550 billion calories. That’s how many calories would be consumed if each of the billion or so McDonald’s patrons bought the restaurant’s signature BigMac, which comes in at a whopping 550 calories (and that is sans drink and fries). While many people, myself included, have previously enjoyed such meals in a state of ignorant bliss, that will all soon come to an end, as McDonald’s has reported they will now display the calorie content of all of their products on the menu. McDonald’s hope is that people will see the 550 calorie count next to the BigMac and opt for the caesar salad with grilled chicken, which comes in at a lean 190 calories, thus reducing the size of the customers’ waistbands without decreasing the company’s profits.
However, according to a report released by the the United States Department of Agriculture, studies have shown that displaying calories on menus has had little to no effect on the calories consumed by patrons. So will calorie counting really improve a nation’s overall health?
For a different perspective on this question, I looked at a region with a very different food-related problem: Sub-Saharan Africa (SSA).
Unpredictable rain patterns have lead to poor harvests, and increased food prices have led to an epidemic of malnutrition in the Horn of Africa. Nearly 15 million people in Western Africa are at risk for malnutrition, and nearly 250,000 young children have already been treated by aid organizations for acute malnutrition. So what can be done, on a more sustainable level, to ensure that these Western African nations have enough nutritious food to feed their citizens?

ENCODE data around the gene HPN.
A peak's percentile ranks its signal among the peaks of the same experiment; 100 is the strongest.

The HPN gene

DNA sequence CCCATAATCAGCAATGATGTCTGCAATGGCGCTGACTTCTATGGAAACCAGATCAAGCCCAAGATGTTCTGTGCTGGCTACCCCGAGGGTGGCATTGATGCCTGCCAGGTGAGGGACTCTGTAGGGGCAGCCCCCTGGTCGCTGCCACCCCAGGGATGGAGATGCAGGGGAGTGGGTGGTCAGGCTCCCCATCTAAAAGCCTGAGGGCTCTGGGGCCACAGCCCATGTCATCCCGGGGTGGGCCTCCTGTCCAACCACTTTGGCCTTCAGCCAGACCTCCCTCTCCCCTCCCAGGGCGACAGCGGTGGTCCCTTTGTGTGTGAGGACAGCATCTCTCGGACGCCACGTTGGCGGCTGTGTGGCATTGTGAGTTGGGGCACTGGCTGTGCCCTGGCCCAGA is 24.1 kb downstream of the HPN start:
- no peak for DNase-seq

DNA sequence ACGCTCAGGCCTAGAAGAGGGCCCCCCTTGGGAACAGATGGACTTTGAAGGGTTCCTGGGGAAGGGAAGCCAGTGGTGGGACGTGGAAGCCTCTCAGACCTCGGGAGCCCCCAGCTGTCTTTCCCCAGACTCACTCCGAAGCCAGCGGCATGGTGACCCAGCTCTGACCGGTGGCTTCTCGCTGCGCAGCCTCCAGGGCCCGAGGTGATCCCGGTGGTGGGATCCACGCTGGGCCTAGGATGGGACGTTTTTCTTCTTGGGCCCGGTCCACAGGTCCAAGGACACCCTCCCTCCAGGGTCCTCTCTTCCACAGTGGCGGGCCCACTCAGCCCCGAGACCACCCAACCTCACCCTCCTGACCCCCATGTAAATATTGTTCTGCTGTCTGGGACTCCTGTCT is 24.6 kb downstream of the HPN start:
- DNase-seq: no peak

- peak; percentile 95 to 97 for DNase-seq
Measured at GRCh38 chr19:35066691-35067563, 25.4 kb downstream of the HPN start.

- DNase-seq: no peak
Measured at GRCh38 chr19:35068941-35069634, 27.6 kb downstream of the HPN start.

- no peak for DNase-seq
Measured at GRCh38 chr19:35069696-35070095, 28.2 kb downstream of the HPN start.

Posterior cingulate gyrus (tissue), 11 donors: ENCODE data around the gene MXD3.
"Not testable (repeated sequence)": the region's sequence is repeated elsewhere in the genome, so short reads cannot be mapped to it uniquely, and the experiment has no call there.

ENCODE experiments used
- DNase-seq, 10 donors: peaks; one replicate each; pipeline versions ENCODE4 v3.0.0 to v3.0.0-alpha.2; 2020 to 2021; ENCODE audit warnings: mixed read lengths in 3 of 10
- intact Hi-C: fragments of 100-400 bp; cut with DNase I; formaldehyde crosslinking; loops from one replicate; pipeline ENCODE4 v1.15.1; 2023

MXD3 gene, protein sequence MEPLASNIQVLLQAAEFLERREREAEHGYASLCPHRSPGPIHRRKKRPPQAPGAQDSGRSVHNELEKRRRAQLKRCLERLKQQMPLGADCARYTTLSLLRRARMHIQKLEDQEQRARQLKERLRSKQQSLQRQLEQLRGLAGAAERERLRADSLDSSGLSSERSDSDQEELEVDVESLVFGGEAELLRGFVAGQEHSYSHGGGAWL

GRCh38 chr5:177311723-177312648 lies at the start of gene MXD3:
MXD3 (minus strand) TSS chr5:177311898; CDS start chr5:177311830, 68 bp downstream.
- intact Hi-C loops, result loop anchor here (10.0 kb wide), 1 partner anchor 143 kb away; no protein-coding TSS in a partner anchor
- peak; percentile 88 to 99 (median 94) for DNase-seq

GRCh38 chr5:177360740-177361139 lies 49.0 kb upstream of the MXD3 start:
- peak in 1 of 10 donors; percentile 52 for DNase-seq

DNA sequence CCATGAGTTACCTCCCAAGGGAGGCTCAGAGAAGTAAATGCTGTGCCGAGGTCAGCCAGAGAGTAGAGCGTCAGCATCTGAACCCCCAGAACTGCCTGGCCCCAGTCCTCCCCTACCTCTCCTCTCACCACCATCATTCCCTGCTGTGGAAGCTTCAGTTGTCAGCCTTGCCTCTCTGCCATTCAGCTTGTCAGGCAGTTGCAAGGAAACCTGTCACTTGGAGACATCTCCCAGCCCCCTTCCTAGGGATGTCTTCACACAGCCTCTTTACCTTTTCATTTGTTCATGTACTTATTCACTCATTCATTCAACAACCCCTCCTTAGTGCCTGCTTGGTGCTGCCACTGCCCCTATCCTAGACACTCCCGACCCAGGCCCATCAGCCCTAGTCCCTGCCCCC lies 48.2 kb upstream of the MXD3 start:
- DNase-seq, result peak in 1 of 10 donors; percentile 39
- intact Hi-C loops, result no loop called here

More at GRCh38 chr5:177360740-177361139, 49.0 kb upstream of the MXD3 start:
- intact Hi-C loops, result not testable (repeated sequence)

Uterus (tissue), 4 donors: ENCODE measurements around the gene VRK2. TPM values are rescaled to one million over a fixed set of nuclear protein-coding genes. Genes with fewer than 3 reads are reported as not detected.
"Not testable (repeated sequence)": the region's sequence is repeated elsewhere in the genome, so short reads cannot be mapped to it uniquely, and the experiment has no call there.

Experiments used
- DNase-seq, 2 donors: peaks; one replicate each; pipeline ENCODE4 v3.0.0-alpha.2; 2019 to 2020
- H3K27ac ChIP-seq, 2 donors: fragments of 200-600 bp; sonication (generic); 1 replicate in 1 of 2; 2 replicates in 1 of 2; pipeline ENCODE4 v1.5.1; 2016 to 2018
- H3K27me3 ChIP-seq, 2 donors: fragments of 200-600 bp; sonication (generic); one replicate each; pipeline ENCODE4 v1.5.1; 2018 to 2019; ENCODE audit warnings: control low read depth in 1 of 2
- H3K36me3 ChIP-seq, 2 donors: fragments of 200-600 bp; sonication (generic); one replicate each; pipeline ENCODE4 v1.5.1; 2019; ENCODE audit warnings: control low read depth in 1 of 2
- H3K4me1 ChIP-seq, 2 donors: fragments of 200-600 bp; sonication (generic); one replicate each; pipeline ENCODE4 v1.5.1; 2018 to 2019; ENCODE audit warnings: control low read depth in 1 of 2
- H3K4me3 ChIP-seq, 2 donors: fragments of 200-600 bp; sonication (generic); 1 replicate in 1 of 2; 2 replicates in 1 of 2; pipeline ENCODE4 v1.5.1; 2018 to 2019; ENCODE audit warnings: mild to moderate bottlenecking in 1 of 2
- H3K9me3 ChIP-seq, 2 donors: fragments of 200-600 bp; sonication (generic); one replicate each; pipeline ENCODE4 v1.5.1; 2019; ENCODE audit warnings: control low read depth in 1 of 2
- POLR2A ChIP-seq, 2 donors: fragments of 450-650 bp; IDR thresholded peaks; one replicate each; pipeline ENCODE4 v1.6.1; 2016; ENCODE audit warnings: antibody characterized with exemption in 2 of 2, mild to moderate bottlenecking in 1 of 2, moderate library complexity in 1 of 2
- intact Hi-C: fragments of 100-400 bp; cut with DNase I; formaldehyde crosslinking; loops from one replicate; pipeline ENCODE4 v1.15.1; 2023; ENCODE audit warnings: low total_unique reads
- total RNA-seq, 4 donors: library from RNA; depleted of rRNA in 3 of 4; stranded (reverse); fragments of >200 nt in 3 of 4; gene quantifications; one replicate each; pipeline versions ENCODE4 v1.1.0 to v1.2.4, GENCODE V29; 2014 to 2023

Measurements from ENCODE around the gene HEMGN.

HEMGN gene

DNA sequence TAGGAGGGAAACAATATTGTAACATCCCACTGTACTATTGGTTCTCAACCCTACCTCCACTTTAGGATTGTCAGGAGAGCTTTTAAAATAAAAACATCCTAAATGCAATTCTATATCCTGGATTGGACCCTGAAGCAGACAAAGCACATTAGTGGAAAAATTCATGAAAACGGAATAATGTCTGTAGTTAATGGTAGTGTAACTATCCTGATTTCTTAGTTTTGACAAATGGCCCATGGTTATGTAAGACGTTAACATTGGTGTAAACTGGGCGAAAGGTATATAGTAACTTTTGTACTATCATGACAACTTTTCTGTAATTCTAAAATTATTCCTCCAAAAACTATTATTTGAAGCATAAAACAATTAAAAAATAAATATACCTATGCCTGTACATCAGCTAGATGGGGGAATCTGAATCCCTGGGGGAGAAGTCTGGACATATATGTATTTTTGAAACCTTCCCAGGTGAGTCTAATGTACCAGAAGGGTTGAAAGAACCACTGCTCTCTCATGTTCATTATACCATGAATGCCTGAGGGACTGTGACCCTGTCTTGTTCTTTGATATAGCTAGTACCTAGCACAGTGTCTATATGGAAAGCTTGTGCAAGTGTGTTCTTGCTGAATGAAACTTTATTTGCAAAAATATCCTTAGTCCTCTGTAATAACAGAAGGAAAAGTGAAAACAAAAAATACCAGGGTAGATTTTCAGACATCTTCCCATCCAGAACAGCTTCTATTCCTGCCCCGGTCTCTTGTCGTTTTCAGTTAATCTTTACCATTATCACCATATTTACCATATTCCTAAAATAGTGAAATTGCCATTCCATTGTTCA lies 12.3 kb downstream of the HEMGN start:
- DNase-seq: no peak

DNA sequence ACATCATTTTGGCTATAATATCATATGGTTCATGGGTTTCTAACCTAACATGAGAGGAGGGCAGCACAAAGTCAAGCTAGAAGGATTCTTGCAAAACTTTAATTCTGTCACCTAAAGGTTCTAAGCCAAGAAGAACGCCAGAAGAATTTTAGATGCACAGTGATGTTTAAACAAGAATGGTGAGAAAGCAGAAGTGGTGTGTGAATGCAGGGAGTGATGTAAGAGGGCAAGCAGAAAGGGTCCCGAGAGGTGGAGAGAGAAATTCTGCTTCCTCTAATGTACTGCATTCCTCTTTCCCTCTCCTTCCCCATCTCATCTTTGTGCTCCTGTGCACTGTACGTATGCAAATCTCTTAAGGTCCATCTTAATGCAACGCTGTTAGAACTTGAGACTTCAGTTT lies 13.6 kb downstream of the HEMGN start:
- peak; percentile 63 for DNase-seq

One group, HarvestPlus, is working to develop more nutritious and resilient crops in an effort to prevent future malnutrition crises. HarvestPlus has been trying to cross the yellow potato found throughout Western Africa with a sweet potato that can survive in the harsh SSA growing conditions. The new spuds are full of Vitamin A, a nutrient essential for healthy eyesight and proper cell growth that is often unavailable in the food supplies of developing nations. HarvestPlus’ efforts to introduce this new vitamin-enriched crop seem to be paying off, as 60% of the households that were given the new potato in 2007 were still consuming it two years later. Large government campaigns have been deployed throughout Africa to encourage further harvesting of these wonder potatoes and incorporation of crops into the daily diet of their citizens.
What I take away from the dichotomous situations in the United States and SSA is that, whether you are trying to eat less or eat enough to stay alive, the quality and nutritional value of the food means just as much as the amount of food you consume. Thus, instead of sticking calorie counts next to the foods on their menu, perhaps McDonald’s should post the nutrients, if any, that are found in their products.
Within the next few years, maybe fast food chains will learn from groups like HarvestPlus. And who knows? As a result, your chicken nuggets could be fortified with your daily requirement of riboflavin.
To learn more about the food crisis in West Africa, and what you can do to help, visit the UNICEF website.
For more information on HarvestPlus and their initiatives, visit the HarvestPlus website.
Click here to view a video about the Orange Revolution in Mozambique, which was published by the International Potato Center.